My conversation with Blessing really made me think about what motherhood and success mean to me. My whole notion of motherhood has become so closely tied to the doing….laundry, lunches, baths, birthday parties, drop-offs and pick-ups. If I’m not doing all of these things then I feel like I’m not being a “good” mom. But the doing keeps me so busy that I’ve never really stopped to consider how I want to spend my time with my kids. What are the parts of motherhood that I really enjoy and what do I wish I could outsource or simply not do? I don’t have any answers yet, but I’ll be thinking about this a lot.
Watch + Listen to the whole conversation:
Blessing grew up in Lagos, Nigeria. She was determined to dream big and be successful in spite of the societal expectations that boys went to school and pursued careers and women prepared to stay at home. Blessing came to the USA for college and pursued chemical engineering. Once she entered the male dominated profession, she learned to stand up and advocate for herself and other working moms. Blessing continues that work through Mother Honestly- a community that brings together women and empowers them to stop comparing themselves to others and start defining their own success.
How did you start your career as a chemical engineer?
I grew up in Lagos, Nigeria, one of the largest cities on the continent of Africa. It was a largely patriarchal society where boys were sent to school and women weren’t. And I grew up wanting to accomplish a lot but I was surrounded by women, including my mom, who haven’t had the opportunity to live out your dreams. It just didn’t sit well with me. I decided that I was going to do something audacious and I actually enrolled at the University of Florida to study chemical engineering.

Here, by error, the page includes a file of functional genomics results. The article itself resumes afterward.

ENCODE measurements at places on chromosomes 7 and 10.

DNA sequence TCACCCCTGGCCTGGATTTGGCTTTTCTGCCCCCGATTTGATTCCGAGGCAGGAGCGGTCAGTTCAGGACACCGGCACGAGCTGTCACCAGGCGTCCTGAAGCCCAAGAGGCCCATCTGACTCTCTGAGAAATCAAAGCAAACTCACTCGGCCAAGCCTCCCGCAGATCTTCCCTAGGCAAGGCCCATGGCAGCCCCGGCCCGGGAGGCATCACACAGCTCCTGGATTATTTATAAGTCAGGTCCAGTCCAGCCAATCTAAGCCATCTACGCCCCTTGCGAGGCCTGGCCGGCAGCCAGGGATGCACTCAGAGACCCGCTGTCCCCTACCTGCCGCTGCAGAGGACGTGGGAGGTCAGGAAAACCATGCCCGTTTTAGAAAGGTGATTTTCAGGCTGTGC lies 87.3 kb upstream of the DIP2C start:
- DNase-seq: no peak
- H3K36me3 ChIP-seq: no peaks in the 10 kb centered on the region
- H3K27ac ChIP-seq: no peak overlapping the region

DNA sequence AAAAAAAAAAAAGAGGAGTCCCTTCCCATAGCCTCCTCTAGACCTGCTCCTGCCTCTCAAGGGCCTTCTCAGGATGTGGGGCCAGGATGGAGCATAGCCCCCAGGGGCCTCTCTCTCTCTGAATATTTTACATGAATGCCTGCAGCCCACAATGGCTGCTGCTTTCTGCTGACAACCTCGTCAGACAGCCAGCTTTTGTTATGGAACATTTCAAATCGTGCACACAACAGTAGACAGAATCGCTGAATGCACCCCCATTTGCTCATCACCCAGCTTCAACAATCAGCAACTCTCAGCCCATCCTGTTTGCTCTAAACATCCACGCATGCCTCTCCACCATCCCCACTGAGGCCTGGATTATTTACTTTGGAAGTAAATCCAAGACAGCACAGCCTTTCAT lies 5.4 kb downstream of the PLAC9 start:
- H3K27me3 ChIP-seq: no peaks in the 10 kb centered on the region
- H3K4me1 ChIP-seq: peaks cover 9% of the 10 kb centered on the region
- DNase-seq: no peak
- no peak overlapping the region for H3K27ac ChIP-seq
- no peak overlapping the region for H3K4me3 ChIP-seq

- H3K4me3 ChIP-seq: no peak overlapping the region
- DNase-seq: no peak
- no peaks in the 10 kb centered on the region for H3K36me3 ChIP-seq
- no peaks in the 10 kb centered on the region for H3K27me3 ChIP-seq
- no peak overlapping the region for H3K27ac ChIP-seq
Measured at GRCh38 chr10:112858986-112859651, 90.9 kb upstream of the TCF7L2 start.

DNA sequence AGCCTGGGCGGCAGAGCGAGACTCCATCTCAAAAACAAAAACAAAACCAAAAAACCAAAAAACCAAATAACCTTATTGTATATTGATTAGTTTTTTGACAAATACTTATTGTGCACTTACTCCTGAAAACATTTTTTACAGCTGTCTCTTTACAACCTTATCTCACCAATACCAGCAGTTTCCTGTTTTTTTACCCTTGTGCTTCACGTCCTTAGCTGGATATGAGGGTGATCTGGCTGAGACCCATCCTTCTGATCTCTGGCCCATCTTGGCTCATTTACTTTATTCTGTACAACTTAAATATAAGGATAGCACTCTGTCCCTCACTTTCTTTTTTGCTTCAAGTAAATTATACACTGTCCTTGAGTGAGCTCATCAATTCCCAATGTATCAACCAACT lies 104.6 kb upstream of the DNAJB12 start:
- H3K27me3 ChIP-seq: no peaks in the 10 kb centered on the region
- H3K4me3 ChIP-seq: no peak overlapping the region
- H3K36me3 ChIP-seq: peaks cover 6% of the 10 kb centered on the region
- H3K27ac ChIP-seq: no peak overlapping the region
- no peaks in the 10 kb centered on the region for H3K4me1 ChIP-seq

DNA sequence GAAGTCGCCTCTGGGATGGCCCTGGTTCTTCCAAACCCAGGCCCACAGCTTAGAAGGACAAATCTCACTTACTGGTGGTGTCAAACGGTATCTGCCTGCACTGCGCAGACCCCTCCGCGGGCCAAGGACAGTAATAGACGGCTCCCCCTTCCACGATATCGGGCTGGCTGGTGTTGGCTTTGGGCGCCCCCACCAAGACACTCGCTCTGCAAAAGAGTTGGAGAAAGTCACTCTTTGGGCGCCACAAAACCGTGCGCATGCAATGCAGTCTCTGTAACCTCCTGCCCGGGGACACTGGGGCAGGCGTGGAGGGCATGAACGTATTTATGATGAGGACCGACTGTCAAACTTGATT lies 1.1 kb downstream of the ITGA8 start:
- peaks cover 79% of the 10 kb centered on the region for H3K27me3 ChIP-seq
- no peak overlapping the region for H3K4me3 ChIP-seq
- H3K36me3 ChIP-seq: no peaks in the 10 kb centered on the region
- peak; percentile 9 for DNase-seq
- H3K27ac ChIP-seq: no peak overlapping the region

Chemical engineering is also a very male dominated field. How did you navigate that?
Often times I was the only woman, or even only Black person in a room. It’s something I’m really used to. So when people talk about being mistreated in the workplace, I have had to navigate that myself and find ways to stand up for myself and really advocate for myself. I think that has really helped me. I was excited about my work at Mother Honestly, because it gave me an opportunity to continue to advocate for myself and for other women, at home and in the workplace.
How has Mother Honestly grown and changed over time?
We started in July 2018 as a conversation. People were asking for more, so we decided to host a conference. We had about 250 people attend and kept the conversation going afterwards. Our second conference was about 4 times the size of the first. At that point we realized we needed to open an LLC and formalize the business. And so now Mother Honesty is a community of about 300,000 mothers across the country and globally. We are really at the intersection between motherhood, work and life. We strive to make sure that we serve the whole mother- our visions, our goals, our needs, and our wants. We do that through our podcast, social media platforms, conferences, and various programs that we have with employers as well.
Can you tell us about your new venture that you’ve started, Villo?
It’s very much still in the beta phase. Villo is a company that is trying to help you outsource your family’s to-do list. We started by thinking about how many tasks that moms were actually completing at home, and we found about 500- from wiping countertops, changing the sheets, picking up laundry, washing it, folding it. The list is endless. We are trying to find a way to take a mom’s to-do list and actually break it down so that we can actually get the support we need when we need it. All of those tasks are like a full time job in itself before you even start your full time job. Villo is hoping to provide that hands-on support for families.
Co-founder & COO
Bridget is mom to two little boys, Hudson and Brooks, and a champion of working moms everywhere. NeighborSchools itself was borne out of Bridget’s challenge to find high-quality yet affordable child care, and the realization that so many parents struggle with these same issues every day.